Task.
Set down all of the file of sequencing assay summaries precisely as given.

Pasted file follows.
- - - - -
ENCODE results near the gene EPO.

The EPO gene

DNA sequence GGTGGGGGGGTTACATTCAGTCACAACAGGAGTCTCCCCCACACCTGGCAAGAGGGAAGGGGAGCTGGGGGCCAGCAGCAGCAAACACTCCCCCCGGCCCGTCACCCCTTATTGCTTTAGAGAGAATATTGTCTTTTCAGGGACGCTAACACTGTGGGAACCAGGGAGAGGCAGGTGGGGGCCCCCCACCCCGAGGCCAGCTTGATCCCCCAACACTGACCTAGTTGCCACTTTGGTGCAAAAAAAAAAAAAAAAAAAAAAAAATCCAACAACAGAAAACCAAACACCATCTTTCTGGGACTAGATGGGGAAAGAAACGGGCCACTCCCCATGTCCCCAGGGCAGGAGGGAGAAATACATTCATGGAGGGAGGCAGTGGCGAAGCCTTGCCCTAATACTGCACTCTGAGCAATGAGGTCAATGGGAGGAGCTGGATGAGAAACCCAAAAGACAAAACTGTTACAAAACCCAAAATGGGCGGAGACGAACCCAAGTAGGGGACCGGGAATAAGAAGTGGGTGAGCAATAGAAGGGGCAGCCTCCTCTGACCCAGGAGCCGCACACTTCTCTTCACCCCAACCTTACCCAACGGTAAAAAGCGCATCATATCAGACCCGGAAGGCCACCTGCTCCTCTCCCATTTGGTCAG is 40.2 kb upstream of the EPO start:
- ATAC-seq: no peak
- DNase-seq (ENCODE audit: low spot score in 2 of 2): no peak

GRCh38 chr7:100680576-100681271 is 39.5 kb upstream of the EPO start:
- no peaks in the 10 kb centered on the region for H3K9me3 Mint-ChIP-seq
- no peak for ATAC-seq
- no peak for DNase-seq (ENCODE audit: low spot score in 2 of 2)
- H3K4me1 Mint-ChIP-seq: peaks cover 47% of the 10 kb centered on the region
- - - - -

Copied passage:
ENCODE results near the gene EPO.

The EPO gene

DNA sequence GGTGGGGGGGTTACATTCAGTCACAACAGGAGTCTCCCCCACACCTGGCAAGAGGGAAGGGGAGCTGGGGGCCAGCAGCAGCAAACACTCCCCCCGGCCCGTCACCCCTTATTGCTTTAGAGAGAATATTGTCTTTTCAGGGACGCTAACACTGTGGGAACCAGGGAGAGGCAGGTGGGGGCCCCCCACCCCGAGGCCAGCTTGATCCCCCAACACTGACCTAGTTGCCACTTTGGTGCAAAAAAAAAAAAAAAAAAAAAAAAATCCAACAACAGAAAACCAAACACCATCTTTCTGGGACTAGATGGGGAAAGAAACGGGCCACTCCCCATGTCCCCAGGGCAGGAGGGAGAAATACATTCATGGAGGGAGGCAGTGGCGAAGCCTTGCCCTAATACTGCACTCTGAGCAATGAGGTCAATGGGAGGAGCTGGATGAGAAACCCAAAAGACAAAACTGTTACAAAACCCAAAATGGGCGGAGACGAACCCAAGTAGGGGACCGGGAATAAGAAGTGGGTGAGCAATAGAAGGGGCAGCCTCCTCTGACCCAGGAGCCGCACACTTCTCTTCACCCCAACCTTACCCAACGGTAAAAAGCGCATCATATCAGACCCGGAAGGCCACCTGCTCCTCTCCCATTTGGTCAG is 40.2 kb upstream of the EPO start:
- ATAC-seq: no peak
- DNase-seq (ENCODE audit: low spot score in 2 of 2): no peak

GRCh38 chr7:100680576-100681271 is 39.5 kb upstream of the EPO start:
- no peaks in the 10 kb centered on the region for H3K9me3 Mint-ChIP-seq
- no peak for ATAC-seq
- no peak for DNase-seq (ENCODE audit: low spot score in 2 of 2)
- H3K4me1 Mint-ChIP-seq: peaks cover 47% of the 10 kb centered on the region